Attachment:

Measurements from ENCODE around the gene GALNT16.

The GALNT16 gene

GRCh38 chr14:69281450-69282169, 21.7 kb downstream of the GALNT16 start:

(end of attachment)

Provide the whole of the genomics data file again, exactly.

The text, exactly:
Measurements from ENCODE around the gene GALNT16.

The GALNT16 gene

GRCh38 chr14:69281450-69282169, 21.7 kb downstream of the GALNT16 start: